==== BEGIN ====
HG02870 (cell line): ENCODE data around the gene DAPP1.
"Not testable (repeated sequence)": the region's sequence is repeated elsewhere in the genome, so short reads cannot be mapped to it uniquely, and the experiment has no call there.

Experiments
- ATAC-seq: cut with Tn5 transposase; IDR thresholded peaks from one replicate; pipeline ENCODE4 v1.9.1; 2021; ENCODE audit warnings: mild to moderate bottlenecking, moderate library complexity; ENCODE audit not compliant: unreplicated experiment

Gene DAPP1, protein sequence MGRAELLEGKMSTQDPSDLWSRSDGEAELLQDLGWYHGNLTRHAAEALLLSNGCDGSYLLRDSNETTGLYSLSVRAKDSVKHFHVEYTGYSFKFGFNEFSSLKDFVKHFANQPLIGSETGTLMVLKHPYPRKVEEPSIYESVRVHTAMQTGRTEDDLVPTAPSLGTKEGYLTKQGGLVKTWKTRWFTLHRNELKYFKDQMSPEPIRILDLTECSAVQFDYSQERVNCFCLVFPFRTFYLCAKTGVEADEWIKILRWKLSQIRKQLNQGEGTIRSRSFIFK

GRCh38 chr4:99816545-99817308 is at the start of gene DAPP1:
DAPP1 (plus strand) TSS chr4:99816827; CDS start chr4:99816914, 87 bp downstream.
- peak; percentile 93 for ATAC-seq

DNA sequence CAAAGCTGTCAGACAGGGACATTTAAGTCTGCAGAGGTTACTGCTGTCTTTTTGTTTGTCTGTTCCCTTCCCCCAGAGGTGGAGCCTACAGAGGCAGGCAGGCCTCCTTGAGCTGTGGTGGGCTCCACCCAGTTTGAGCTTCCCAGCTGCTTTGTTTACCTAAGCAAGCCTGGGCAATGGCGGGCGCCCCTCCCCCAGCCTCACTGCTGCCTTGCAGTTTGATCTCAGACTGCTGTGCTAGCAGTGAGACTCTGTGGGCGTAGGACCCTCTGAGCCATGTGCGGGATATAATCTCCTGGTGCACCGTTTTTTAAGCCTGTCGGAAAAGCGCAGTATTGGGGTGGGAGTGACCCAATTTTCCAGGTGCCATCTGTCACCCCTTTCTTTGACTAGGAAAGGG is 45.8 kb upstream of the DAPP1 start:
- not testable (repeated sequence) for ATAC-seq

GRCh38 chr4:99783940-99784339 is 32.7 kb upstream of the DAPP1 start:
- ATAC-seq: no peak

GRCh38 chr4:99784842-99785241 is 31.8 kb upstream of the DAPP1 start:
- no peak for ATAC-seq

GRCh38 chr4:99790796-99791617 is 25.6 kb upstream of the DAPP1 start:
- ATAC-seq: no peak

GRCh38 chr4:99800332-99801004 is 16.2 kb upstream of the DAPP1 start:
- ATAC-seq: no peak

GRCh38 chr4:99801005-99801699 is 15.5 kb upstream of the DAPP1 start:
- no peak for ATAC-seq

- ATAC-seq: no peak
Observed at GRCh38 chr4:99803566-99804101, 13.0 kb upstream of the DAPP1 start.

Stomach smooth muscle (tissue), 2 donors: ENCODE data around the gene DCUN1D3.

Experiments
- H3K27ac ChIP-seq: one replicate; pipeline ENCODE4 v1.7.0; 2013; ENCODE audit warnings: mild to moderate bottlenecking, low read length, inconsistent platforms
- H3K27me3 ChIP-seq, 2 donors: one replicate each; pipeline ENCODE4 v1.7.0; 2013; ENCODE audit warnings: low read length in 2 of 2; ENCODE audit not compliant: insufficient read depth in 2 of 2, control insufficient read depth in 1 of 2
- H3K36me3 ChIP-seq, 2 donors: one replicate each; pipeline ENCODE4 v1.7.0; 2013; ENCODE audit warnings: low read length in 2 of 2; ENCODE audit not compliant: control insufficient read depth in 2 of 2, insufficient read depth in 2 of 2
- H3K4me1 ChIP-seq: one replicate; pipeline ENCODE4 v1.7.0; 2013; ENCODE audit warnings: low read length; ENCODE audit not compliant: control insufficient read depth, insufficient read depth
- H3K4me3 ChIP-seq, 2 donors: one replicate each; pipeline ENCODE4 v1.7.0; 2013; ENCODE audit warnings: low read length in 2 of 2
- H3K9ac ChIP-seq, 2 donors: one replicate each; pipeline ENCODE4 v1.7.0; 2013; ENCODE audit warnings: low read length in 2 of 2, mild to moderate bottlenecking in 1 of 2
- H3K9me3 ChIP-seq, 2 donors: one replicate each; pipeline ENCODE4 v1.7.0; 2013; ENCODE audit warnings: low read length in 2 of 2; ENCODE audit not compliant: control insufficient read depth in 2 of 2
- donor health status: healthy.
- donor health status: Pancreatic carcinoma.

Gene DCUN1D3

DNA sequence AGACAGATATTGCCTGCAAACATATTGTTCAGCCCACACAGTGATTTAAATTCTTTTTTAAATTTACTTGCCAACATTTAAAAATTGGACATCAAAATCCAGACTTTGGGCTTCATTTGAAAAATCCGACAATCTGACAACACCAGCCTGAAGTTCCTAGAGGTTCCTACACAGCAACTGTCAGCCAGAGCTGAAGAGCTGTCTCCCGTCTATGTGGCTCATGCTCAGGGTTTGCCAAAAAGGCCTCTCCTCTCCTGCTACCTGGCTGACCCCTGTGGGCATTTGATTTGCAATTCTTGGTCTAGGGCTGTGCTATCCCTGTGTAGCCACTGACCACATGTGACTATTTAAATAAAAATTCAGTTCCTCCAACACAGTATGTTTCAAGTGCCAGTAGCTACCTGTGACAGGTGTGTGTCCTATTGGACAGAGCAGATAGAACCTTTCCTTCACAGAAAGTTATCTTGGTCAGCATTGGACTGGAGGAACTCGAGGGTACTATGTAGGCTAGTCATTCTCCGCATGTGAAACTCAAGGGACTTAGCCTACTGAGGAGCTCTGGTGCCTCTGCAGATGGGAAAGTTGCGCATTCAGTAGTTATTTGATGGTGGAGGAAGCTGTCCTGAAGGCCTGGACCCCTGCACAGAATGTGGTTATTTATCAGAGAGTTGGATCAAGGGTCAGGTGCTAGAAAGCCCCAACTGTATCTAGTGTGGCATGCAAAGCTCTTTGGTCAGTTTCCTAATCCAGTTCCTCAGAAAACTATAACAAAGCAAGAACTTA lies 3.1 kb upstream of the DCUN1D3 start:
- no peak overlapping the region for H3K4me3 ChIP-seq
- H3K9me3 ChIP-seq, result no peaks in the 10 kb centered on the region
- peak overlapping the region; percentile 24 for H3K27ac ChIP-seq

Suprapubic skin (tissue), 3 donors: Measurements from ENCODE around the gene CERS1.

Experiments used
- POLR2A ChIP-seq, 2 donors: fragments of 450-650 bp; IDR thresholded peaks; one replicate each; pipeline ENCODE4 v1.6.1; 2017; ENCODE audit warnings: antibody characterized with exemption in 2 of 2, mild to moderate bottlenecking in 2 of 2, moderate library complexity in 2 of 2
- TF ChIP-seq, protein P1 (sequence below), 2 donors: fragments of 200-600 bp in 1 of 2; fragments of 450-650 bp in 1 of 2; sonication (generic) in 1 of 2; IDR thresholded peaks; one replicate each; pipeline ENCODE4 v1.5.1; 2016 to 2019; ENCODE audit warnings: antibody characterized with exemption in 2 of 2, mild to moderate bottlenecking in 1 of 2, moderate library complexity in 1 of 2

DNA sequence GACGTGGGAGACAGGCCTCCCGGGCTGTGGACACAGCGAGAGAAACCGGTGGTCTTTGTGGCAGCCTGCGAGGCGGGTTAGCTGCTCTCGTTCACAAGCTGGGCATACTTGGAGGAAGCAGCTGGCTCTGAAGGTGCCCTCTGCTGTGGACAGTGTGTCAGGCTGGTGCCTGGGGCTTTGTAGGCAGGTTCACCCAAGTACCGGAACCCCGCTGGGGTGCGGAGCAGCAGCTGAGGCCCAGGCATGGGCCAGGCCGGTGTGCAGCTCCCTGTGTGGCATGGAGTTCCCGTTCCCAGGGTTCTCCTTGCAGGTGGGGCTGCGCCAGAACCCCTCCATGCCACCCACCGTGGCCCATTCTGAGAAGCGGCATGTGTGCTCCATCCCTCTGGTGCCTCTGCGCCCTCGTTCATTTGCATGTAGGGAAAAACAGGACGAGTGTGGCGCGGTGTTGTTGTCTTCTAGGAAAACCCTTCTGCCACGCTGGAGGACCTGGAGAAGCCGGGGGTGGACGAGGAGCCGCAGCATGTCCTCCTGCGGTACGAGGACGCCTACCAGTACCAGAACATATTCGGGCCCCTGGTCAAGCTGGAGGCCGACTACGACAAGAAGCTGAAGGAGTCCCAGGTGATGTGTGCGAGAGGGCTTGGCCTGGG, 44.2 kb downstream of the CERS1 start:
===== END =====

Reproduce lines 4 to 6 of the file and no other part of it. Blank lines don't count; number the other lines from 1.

- ATAC-seq: cut with Tn5 transposase; IDR thresholded peaks from one replicate; pipeline ENCODE4 v1.9.1; 2021; ENCODE audit warnings: mild to moderate bottlenecking, moderate library complexity; ENCODE audit not compliant: unreplicated experiment

Gene DAPP1, protein sequence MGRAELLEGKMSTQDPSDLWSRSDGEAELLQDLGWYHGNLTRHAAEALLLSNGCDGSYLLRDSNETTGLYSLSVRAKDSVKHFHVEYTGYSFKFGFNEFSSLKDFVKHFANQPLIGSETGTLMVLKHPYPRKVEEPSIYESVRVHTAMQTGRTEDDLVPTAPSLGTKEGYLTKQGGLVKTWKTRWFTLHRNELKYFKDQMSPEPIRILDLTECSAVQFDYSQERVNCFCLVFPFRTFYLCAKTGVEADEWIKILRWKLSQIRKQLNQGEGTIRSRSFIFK

GRCh38 chr4:99816545-99817308 is at the start of gene DAPP1: